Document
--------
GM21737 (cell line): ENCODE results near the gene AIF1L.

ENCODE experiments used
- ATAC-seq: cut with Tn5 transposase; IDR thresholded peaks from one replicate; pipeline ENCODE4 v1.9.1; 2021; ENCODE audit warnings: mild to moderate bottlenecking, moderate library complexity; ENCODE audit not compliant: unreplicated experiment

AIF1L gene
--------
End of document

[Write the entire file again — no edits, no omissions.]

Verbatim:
GM21737 (cell line): ENCODE results near the gene AIF1L.

ENCODE experiments used
- ATAC-seq: cut with Tn5 transposase; IDR thresholded peaks from one replicate; pipeline ENCODE4 v1.9.1; 2021; ENCODE audit warnings: mild to moderate bottlenecking, moderate library complexity; ENCODE audit not compliant: unreplicated experiment

AIF1L gene